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Author Topic: Calibrate monitor and printer - what to buy  (Read 4249 times)
Rory
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« on: March 06, 2013, 02:51:58 PM »
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I would appreciate some advice on purchasing a new calibration system.  I currently have a Eye-One Display 2, Dell U3011 monitor and an Epson 3880 printer.  I shoot with a D800E and a D4.  The i1 display 2 is getting long in the tooth and I'm not sure how well it is working on a wide gamut monitor plus X-Rite are unlikely to support their Match-3 software much longer.

I've been through the X-Rite site and came away a little confused.  It appears the choice is between a Colormunki and the X-Rite i1Basic Pro UVcut Color Profiling Hardware & Software Package.  Have I got that right?  Are there any other options?  What would you recommend?

Thanks in advance!
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digitaldog
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« Reply #1 on: March 06, 2013, 03:40:45 PM »
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I'd skip the ColorMunki Display due to what I feel is crippled software. The i1Display-2 is the same hardware, with software that provides useful options.

Now if you are referring to the Spectrophotometer's, that's different. That be useful to build custom paper profiles. The newer i1Display-2 colorimeter should have no problems with a wide gamut display.
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Andrew Rodney
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Rory
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« Reply #2 on: March 06, 2013, 05:46:43 PM »
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Thanks Andrew.  I want to be able to create paper profiles for my printer.  Is the i1Display-2 you mention the same thing as the i1Pro 2 Spectrophotometer described in the X-Rite site?  X-Rite appear to sell kits for various purposes.  It appears that what I want is the i1Basic Pro 2 kit, although they seem to have different names on the B&H site.
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digitaldog
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« Reply #3 on: March 06, 2013, 05:49:13 PM »
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Is the i1Display-2 you mention the same thing as the i1Pro 2 Spectrophotometer described in the X-Rite site?  X-Rite appear to sell kits for various purposes.  It appears that what I want is the i1Basic Pro 2 kit, although they seem to have different names on the B&H site.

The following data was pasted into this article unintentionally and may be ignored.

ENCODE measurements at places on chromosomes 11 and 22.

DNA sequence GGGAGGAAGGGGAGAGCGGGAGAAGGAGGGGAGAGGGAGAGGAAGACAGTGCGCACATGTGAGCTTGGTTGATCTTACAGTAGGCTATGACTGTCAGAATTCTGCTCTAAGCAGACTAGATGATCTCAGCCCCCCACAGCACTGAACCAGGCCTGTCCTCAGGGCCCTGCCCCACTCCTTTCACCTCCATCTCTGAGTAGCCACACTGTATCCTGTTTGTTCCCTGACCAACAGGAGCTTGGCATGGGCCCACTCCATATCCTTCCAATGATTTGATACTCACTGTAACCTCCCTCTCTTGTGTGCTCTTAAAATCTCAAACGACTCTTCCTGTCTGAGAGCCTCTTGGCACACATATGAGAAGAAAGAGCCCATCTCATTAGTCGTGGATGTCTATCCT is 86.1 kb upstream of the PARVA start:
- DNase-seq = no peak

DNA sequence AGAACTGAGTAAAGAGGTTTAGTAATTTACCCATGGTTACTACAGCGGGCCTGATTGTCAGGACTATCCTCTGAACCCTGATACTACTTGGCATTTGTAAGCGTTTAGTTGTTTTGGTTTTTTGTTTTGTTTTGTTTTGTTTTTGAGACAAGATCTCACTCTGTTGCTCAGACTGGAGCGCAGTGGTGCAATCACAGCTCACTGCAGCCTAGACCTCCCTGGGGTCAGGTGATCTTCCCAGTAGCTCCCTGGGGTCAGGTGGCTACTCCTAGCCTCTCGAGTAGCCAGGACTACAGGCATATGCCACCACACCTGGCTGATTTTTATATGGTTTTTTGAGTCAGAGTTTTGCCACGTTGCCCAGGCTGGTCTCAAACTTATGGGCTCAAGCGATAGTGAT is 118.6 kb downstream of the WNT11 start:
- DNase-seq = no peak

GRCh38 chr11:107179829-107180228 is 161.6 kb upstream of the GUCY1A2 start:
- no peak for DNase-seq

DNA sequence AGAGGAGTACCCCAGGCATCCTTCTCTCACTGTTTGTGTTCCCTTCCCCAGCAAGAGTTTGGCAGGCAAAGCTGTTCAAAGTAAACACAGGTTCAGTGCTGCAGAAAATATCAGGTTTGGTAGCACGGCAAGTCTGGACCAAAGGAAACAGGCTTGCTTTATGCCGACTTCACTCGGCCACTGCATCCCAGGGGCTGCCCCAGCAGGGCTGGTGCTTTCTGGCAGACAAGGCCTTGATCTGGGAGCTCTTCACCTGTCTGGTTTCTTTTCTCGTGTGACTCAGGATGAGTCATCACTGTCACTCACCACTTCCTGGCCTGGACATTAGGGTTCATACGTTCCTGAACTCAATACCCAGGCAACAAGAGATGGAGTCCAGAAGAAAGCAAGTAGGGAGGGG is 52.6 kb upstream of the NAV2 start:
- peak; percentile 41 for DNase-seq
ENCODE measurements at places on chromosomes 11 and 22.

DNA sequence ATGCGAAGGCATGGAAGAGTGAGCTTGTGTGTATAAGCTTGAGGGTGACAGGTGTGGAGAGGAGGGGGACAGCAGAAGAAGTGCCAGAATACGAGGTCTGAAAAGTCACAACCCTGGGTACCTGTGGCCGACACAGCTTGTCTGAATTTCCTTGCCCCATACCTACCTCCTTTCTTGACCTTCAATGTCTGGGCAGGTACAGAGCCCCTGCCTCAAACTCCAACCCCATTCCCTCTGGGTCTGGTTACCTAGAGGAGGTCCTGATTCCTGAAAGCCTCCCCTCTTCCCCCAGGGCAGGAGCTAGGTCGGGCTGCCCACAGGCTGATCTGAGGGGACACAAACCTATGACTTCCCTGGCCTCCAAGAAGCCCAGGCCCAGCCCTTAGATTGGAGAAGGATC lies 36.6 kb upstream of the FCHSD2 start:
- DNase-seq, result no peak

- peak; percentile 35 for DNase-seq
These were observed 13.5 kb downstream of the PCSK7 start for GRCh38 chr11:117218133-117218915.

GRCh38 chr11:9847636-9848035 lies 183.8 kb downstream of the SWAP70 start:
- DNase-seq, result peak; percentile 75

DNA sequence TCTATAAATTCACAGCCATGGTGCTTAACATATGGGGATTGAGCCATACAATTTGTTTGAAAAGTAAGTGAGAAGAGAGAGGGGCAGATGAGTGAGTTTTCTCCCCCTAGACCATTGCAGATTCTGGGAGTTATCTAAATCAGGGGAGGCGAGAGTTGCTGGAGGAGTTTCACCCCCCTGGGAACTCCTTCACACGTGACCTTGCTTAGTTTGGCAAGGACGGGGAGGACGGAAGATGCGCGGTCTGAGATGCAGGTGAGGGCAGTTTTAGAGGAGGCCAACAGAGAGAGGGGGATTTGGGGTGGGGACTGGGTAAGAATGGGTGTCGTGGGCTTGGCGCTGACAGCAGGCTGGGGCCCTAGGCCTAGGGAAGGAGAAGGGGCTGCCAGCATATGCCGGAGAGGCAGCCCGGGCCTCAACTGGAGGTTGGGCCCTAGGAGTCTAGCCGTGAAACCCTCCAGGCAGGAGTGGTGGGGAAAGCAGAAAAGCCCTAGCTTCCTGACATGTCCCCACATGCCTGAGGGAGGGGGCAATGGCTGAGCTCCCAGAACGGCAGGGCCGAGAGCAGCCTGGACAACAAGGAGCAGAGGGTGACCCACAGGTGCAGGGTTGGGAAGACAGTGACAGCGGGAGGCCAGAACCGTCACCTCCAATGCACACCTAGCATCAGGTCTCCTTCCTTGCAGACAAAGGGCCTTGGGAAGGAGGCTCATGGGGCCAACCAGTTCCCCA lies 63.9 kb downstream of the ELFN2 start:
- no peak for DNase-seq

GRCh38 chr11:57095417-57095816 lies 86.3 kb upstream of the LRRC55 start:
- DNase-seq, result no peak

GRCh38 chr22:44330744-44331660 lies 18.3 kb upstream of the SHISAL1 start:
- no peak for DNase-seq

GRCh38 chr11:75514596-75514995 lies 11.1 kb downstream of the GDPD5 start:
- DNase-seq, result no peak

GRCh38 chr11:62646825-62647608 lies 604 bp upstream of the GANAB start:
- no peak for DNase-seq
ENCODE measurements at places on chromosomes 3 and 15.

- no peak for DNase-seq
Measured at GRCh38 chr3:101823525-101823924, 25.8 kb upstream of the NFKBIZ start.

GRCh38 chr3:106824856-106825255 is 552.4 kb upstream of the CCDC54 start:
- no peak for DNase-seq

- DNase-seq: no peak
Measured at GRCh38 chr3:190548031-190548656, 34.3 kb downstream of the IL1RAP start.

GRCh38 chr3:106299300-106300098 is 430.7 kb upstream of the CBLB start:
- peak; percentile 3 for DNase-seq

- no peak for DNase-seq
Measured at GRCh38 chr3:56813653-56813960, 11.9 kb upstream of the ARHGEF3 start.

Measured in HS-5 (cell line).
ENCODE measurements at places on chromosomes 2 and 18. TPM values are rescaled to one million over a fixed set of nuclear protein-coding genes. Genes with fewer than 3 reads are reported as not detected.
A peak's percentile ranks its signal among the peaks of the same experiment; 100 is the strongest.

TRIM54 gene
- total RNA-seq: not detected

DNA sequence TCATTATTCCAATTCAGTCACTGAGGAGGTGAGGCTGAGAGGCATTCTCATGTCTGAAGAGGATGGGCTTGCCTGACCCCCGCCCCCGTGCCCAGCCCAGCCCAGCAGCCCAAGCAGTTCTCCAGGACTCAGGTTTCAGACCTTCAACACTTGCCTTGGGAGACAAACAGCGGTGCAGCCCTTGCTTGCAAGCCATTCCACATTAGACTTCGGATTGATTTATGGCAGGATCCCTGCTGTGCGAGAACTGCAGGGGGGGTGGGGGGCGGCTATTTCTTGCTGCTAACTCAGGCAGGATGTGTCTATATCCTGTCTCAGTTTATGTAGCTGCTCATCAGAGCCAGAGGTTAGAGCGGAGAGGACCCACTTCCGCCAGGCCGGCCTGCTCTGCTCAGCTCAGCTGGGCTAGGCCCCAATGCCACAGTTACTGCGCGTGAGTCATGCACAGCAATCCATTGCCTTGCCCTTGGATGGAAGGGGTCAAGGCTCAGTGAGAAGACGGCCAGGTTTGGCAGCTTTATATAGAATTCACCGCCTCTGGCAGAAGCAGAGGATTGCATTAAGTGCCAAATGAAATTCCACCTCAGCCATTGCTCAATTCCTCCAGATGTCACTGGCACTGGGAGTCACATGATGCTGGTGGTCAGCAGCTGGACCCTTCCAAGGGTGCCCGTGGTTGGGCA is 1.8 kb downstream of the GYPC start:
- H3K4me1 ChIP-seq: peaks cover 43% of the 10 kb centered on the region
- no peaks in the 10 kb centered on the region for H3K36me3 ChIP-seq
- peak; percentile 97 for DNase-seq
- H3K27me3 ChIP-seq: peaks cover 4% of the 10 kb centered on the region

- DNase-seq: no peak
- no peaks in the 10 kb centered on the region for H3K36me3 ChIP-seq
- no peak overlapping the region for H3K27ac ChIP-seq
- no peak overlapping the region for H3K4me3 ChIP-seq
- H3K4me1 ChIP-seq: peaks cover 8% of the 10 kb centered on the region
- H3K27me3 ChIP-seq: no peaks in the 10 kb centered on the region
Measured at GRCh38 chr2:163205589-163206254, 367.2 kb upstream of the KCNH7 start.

If it has Display in the name, it's a colorimeter and can't create those paper profiles. The i1Pro-2 is a Spectrophotometer as is the ColorMunki (whatever it's called without the word display). You could use either to build paper profiles although there are differences in cost and capabilities.
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Andrew Rodney
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Rory
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« Reply #4 on: March 06, 2013, 08:32:43 PM »
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I appreciate the clarification Andrew.  I guess the choice is which Spectrophotometer:  ColorMunki or i1Pro-2?  Does anyone have any advice about the relative merits of the two systems? 
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Schewe
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« Reply #5 on: March 06, 2013, 09:38:13 PM »
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I guess the choice is which Spectrophotometer:  ColorMunki or i1Pro-2?  Does anyone have any advice about the relative merits of the two systems? 

What are your expectations regarding making custom profiles? Are you planning on making a LOT of profiles? As in 10-20 or more? What is your desire with regards to profiles? Do you want to make profiles of 3rd party paper other than Epson paper? The reason I ask is that if you use EPson paper, the odds are real good your custom profiles will not be substantially better tan Epson's canned profiles. If you intend to profile a bunch of 3rd party papers, have you actually tried downloading the paper company's profiles?

Getting a spectrophotometer is a real investment of money, but learning to build really good profiles is a real investment of time. Excellent profiles don't just automatically pop out the back end of the software. Either ColorMunki or i1Pro-2 can make good profiles...the one you want to get is the one that satisfies your expectations. The shortcoming with the ColorMunki is really the software (correct me if I'm wrong Andrew) and the slightly tweaky nature of the ColorMunki hardware.